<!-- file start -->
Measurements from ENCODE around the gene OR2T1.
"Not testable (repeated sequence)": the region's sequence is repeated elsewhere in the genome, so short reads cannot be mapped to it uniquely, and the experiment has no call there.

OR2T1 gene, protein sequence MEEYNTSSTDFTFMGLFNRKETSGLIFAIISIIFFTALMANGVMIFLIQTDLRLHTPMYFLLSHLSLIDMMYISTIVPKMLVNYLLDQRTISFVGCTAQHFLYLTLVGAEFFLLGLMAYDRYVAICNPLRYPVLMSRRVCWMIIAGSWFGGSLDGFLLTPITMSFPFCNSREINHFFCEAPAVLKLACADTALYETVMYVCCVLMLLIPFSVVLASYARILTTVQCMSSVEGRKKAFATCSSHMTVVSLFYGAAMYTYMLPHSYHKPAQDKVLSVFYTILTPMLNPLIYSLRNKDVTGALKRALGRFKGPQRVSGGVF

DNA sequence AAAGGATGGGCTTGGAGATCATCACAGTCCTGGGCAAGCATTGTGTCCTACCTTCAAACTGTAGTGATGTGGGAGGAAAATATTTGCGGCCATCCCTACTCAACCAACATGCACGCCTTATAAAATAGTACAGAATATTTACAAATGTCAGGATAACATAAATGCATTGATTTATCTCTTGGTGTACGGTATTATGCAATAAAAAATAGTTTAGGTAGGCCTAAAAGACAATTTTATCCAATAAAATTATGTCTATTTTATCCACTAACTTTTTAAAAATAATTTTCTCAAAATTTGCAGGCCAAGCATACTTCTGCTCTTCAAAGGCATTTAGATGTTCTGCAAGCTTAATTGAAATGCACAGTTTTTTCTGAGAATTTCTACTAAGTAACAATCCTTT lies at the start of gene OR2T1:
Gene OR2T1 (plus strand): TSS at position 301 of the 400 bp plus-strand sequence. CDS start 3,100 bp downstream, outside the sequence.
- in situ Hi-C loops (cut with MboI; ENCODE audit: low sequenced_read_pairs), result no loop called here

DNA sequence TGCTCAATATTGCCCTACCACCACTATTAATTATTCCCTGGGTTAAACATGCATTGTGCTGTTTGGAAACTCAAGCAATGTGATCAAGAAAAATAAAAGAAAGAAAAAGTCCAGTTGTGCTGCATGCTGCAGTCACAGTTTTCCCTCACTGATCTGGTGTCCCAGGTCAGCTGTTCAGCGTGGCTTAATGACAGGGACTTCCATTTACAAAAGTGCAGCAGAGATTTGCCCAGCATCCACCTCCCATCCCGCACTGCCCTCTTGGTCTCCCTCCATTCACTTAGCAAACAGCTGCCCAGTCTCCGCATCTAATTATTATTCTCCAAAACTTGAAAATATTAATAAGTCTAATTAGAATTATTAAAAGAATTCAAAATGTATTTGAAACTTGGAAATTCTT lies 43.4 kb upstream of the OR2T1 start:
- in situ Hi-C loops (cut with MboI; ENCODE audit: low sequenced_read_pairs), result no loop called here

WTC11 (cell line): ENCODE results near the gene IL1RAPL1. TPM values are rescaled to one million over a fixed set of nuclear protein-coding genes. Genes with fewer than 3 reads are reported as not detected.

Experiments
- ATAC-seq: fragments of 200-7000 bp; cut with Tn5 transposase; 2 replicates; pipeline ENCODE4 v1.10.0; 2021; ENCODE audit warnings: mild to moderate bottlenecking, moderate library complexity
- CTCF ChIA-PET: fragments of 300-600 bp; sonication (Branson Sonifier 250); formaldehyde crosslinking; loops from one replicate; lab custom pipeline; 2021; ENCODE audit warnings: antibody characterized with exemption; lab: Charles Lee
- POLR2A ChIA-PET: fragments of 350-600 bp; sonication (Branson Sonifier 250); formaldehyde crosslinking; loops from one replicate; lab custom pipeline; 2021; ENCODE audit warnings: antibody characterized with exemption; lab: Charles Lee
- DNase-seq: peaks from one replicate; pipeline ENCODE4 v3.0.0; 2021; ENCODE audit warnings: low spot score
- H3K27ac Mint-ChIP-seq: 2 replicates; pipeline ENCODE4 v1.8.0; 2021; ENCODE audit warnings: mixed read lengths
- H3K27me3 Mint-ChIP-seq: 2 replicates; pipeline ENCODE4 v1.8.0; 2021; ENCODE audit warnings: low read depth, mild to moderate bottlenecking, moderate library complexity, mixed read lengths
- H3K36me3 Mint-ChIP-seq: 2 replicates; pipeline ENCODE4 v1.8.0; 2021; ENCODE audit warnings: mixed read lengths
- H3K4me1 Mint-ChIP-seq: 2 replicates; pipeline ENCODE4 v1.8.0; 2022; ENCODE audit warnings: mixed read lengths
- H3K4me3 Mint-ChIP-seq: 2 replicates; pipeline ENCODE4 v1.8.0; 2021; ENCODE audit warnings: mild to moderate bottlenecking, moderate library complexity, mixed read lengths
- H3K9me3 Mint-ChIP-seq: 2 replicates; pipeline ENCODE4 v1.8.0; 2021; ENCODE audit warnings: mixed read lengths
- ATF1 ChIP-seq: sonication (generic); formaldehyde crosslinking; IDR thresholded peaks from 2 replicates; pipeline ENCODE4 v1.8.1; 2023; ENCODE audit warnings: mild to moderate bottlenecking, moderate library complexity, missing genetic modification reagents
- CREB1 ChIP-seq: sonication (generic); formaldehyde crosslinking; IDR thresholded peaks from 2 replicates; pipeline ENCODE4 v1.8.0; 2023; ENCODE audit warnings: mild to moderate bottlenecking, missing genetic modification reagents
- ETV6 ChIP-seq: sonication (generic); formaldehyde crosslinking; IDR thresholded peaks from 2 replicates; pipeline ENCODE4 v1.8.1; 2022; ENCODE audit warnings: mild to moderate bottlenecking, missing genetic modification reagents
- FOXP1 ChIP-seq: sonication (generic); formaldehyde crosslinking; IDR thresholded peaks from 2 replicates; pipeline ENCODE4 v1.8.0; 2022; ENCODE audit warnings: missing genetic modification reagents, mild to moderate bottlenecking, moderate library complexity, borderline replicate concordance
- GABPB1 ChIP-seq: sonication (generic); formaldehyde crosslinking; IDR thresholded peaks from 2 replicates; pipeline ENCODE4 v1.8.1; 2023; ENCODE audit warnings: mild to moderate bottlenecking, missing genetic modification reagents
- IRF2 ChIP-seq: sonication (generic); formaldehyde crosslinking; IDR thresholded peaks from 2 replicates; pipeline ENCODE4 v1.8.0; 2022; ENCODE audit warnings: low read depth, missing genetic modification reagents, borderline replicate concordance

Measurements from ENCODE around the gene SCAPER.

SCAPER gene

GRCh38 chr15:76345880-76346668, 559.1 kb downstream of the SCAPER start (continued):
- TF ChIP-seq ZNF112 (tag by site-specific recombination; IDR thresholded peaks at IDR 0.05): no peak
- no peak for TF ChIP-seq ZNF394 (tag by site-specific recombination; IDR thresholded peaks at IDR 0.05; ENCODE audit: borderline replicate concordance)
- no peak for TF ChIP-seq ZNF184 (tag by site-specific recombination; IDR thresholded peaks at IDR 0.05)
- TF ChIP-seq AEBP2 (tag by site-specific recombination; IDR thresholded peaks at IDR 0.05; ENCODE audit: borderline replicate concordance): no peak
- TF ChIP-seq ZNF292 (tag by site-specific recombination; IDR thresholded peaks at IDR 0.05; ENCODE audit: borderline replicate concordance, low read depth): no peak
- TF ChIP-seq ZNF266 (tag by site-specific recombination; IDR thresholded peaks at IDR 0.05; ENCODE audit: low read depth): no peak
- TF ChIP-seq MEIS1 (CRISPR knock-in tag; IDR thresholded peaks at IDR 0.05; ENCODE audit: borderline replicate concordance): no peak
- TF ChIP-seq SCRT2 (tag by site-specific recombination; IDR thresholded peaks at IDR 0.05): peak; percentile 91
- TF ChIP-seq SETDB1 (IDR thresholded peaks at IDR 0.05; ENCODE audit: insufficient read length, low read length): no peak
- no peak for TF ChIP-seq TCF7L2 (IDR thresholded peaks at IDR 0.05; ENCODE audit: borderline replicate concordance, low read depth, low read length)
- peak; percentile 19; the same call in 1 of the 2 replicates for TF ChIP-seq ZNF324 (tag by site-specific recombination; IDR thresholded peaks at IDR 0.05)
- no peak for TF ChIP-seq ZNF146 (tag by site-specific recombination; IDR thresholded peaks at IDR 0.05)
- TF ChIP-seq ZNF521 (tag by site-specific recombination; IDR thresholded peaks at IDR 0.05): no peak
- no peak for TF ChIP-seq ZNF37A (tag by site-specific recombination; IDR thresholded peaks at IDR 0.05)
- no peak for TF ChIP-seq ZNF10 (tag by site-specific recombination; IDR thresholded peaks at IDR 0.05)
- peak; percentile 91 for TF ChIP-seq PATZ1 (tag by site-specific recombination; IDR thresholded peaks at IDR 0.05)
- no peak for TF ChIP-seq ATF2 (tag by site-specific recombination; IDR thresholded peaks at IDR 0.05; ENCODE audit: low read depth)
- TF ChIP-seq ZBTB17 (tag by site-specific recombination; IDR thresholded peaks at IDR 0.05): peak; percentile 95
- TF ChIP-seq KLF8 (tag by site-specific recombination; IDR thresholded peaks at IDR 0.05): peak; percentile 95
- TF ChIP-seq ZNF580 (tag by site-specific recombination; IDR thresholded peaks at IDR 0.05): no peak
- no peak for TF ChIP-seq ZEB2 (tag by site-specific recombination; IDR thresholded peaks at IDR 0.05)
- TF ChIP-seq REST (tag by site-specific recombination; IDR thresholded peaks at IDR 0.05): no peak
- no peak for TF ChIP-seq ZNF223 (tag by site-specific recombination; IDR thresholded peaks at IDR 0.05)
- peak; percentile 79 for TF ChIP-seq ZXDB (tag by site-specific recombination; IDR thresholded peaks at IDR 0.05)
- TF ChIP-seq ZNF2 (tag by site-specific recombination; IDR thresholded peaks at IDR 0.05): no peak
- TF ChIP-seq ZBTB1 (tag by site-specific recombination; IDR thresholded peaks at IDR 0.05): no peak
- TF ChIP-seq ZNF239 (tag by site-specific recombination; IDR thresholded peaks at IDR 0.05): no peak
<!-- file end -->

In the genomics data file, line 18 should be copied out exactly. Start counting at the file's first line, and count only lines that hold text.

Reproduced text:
- H3K4me1 Mint-ChIP-seq: 2 replicates; pipeline ENCODE4 v1.8.0; 2022; ENCODE audit warnings: mixed read lengths